Carrying assault weapons and rocket-propelled grenade launchers, members of Afghanistan’s biggest militant group travelled by car and motorbike through the contested district of Bati Kot in Nangarhar province, waving Afghan and Taliban flags.
Afghan forces manning checkpoints offered Eid greetings to the Taliban, embracing and posing for photos with the same people they are usually trying to kill — a scene that would have been unthinkable only a few days ago.
Villagers also flocked around the insurgents, hugging them and happily taking selfies with the heavily armed fighters as they celebrated the Muslim holiday capping the holy month of Ramadan.
“I am here to offer greetings to our brothers in the police and army,” Taliban commander Baba told AFP.
“We have held the ceasefire well so far. Everyone is tired of war and if our leaders order us to continue the ceasefire, we will hold it forever.”
A Taliban fighter on a motorbike carrying the Afghan and Taliban flags welcomed the ceasefire, but said long-lasting peace would only be achieved if US forces left the country.
“We want an Islamic country and government. This cannot happen unless America leaves (Afghanistan),” he told AFP.
The Taliban announced a ceasefire for the first three days of Eid, which started Friday, promising not to attack Afghan security forces for the first time since the 2001 US invasion.
They said they would continue attacking US-led NATO troops.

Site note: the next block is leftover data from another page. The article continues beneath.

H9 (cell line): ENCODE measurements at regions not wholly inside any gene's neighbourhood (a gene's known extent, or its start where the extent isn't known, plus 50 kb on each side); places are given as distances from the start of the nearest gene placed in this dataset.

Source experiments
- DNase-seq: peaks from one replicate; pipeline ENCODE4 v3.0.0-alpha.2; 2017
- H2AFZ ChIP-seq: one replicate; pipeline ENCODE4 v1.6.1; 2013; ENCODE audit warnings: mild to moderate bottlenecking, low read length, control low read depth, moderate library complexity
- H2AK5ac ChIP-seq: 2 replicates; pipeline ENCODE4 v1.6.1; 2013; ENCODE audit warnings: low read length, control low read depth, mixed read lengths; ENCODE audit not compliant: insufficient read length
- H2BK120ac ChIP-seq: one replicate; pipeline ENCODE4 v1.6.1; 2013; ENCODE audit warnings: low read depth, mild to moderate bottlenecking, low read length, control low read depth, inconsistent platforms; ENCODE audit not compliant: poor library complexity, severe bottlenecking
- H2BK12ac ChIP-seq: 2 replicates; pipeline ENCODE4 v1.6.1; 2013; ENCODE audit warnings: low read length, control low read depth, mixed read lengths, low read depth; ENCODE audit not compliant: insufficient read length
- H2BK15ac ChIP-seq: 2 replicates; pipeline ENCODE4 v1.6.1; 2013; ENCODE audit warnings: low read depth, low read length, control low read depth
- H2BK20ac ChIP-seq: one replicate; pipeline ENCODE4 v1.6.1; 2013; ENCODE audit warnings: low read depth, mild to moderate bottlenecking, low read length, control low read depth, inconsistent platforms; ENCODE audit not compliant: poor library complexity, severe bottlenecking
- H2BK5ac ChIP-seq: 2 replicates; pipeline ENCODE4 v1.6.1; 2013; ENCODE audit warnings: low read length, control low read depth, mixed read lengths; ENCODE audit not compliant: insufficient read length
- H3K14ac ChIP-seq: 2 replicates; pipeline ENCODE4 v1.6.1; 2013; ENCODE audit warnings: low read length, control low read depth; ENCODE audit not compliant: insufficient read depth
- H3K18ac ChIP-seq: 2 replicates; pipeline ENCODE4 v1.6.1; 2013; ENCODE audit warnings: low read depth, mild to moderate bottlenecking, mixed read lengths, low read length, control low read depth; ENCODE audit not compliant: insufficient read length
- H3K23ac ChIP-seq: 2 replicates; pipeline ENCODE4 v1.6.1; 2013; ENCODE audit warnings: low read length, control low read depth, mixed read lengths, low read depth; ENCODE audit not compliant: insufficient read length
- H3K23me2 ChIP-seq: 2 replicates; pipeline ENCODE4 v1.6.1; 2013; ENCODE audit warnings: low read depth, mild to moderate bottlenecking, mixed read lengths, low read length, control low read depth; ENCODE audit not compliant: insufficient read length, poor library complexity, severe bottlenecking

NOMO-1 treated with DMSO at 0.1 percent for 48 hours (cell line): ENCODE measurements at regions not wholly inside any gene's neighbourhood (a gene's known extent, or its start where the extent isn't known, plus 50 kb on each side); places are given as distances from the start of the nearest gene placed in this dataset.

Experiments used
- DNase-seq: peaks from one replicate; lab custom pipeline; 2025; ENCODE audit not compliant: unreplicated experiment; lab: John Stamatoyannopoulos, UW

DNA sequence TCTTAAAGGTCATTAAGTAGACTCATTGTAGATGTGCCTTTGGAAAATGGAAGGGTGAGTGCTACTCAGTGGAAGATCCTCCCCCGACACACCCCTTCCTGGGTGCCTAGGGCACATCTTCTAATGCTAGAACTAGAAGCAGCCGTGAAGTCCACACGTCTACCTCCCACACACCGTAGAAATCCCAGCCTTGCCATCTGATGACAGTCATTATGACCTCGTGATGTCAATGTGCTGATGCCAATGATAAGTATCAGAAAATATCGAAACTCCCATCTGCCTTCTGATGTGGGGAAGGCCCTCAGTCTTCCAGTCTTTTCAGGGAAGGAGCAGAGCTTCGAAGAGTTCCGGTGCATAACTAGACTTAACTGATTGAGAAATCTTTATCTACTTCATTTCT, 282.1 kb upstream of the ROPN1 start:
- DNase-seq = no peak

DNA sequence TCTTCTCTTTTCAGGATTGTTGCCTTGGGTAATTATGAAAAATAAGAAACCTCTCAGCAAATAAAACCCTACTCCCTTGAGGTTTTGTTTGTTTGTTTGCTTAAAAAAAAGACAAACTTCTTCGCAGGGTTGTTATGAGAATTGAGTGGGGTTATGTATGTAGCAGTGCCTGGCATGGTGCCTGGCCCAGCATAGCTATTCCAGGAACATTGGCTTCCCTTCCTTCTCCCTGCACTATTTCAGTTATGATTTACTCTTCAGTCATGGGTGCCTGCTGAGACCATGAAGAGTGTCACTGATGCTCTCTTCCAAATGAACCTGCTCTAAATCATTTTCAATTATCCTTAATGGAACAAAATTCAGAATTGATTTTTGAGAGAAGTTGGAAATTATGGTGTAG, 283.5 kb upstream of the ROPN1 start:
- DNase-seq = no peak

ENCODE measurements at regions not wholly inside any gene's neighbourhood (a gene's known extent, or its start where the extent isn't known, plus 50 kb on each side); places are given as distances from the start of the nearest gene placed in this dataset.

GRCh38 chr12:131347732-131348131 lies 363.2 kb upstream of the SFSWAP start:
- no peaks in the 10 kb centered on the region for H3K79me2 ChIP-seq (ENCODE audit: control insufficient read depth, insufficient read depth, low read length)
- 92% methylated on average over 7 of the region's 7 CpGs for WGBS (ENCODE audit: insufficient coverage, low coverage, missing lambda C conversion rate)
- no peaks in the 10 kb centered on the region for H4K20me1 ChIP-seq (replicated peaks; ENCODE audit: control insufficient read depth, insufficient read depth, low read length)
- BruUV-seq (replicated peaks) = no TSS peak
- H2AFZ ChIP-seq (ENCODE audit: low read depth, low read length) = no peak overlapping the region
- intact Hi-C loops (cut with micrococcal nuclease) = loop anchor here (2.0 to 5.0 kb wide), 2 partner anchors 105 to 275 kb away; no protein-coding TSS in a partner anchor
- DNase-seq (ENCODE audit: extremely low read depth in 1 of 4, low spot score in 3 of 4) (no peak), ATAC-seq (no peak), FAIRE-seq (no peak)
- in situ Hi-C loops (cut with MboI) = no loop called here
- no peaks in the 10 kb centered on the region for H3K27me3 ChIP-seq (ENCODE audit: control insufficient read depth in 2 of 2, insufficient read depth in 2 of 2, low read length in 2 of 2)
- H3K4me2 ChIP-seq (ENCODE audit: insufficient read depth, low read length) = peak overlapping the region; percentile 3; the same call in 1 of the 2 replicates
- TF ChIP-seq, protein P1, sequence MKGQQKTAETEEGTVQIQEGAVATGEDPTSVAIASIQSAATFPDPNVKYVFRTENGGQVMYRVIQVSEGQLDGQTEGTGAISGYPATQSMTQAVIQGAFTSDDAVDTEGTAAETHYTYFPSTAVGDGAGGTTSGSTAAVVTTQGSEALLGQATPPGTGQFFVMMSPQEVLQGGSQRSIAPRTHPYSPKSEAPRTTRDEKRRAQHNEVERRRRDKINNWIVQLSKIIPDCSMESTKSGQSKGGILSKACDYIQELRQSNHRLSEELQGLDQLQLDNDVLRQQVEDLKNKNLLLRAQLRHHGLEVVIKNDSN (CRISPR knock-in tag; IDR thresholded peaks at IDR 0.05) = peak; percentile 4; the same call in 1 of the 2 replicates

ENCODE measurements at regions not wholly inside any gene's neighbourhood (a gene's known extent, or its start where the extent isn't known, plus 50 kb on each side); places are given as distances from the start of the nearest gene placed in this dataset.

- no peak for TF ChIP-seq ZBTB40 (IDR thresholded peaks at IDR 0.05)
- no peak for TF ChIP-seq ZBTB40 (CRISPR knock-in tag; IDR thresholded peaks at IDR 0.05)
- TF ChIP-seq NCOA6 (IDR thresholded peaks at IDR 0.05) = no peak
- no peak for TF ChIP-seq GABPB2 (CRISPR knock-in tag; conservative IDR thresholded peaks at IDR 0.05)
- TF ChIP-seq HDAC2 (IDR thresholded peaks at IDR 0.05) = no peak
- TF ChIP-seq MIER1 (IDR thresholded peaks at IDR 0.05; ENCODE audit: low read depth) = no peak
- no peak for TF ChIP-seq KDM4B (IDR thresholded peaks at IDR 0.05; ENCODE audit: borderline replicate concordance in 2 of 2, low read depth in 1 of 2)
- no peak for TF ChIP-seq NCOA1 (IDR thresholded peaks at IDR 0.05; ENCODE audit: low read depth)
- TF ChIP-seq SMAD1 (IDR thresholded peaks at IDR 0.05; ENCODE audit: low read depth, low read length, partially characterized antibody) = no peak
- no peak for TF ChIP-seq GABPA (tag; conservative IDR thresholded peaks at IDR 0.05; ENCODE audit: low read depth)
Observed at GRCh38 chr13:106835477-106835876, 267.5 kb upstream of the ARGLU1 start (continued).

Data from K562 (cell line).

That came after President Ashraf Ghani announced that police and troops would cease operations against the Taliban for eight days, starting last Tuesday — though he warned that operations against other militants, including the Islamic State group, would continue.
Afghan Deputy Interior Minister Masood Azizi told AFP both sides had so far respected the ceasefire.
“Luckily it’s going well so far,” Azizi said.
Bati Kot is on the highway connecting the Nangarhar provincial capital of Jalalabad with Torkham, one of the major border crossings into Pakistan, which has long been accused of supporting the Taliban and providing safe haven to its leaders, charges it denies.
Afghans shared photos on social media purportedly showing Taliban fighters around the country gathering with security forces and locals for the holiday.
The bizarre images served as powerful propaganda for both sides and have fanned hopes among war-weary Afghans for the ceasefire to continue.
“Look, they are brothers. If their leaders come, sit and talk just like their soldiers we will have peace tomorrow,” Said Hasibullah posted on Facebook under a photo purportedly showing a Taliban fighter and Afghan soldier having a cup of tea together.
The Taliban had “exploited” the opportunity to show their popularity among ordinary Afghans, a Western diplomat in Kabul told AFP.
“(That’s) no bad thing if they are able to see the benefits of talking not fighting,” he said.
The unusual bonhomie between the two sides came as Ghani confirmed that Pakistani Taliban chief Maulana Fazlullah had been killed in a US drone strike.
US forces targeted Fazlullah in a counterterrorism strike on Thursday in eastern Kunar province, close to the border between Afghanistan and Pakistan, US officials said, without confirming his death.
Ghani said Pakistani leaders had assured him the strike was a “great step toward building trust between the two nations,” while urging them to “bring (the) Afghan Taliban residing in Pakistan to the negotiation table.”
On Tuesday, Pakistan’s powerful army chief General Qamar Javed Bajwa visited Kabul where he met with Ghani. —AFP